Microplastics in the Arctic come from our clothes

Microplastics in the Arctic come from our clothes

Violet Field inPlanetJan 18, 2021 2 min read1 views

Of the microplastic fibers found in the Arctic Ocean, 73.3% are polyester and mostly come from our clothing

The planet's seabed is littered with about 14 million tonnes of microplastics from the decomposition of the immense amounts of waste that wash up in the oceans each year, according to the Australian National Research Agency. - CATERS / SIPA
Scientists from Canada's Ocean Wise Conservation Association have conducted research to measure the extent and source of microplastic pollution in the Arctic. Their study, published in the journal Nature on Tuesday, reveals that this pollution is mainly made up of plastic fibers and the vast majority of polyester fibers that come from our clothes, reports Numerama.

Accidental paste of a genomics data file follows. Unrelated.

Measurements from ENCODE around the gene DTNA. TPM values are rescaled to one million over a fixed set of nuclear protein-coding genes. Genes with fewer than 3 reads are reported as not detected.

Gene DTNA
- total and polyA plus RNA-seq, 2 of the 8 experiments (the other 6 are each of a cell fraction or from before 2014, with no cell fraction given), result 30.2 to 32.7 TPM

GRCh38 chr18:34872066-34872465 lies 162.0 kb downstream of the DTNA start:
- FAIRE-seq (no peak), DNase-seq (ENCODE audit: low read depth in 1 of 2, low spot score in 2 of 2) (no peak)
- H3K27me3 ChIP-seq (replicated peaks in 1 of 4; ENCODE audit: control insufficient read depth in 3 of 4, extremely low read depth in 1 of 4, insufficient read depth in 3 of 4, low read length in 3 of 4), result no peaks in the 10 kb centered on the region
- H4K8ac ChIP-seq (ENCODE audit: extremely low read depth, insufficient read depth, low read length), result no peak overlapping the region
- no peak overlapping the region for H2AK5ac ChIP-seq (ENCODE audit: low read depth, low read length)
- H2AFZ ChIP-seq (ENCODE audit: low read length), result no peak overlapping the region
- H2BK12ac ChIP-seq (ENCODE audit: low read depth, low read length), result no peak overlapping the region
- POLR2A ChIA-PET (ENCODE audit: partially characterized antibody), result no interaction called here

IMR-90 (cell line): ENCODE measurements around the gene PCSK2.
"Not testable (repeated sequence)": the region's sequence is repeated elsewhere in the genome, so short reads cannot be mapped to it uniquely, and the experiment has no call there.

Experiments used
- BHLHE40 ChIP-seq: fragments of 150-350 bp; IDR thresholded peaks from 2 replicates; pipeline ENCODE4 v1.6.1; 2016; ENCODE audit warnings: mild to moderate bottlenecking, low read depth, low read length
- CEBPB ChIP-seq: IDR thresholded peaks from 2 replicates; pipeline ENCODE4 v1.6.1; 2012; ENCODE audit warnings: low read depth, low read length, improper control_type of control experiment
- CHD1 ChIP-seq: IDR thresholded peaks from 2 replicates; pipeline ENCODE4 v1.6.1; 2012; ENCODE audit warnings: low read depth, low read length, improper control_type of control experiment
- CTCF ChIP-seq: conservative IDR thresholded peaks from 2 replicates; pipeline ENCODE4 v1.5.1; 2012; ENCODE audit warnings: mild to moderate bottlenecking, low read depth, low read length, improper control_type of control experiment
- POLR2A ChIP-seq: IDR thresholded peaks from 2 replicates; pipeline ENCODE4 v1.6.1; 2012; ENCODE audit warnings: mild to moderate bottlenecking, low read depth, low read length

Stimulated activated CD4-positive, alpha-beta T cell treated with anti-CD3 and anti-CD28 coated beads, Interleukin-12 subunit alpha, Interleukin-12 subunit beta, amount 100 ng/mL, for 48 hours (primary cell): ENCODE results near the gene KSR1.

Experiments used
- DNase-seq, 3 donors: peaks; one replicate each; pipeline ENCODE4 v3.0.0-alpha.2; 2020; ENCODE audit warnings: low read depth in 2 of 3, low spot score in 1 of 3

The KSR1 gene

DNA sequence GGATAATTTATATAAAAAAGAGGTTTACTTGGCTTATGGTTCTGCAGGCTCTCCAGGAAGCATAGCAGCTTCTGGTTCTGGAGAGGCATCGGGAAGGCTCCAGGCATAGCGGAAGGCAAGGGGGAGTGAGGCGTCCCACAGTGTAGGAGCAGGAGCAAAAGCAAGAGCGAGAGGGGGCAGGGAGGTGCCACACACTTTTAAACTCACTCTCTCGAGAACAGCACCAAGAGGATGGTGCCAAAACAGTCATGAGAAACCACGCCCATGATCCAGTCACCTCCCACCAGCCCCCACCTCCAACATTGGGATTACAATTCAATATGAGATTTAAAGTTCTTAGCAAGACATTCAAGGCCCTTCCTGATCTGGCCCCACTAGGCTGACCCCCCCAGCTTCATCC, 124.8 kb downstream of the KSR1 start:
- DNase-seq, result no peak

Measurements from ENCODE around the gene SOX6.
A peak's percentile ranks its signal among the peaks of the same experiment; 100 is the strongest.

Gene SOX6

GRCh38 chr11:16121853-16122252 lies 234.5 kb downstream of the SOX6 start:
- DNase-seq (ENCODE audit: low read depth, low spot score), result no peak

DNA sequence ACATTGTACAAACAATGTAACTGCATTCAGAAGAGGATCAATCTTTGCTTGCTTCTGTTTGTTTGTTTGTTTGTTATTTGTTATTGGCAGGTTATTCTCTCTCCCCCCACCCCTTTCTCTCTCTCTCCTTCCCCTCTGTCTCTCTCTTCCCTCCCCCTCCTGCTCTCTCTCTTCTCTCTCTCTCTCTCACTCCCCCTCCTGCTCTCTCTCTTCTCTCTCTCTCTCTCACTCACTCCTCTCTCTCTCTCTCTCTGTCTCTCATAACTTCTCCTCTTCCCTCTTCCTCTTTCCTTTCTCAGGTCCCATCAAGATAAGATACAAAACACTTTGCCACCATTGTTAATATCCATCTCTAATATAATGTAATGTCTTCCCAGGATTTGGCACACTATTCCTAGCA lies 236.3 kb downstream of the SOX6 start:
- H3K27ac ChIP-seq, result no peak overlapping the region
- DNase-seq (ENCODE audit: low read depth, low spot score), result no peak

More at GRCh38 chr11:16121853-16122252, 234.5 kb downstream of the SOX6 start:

As soon as clothes are washed, these synthetic fibers break off and go into wastewater, until they end up in the oceans.

A majority of polyester among the fibers

As part of this study, scientists collected tailings that were between two and eight meters deep from 71 sites in the Arctic Ocean. They also carried out sampling up to 1,000 meters below the surface.

They thus established that this region of the globe was polluted with 40 particles of microplastic per cubic meter. "Polyester accounted for 73% of the total synthetic fibers," the researchers explain.


More and more fine particles

According to their surveys, scientists estimate that these polyester fibers are first present in the waters of the Atlantic Ocean before drifting towards the Arctic with the phenomena of marine and atmospheric currents. During this movement, the fibers keep breaking down into finer and finer particles.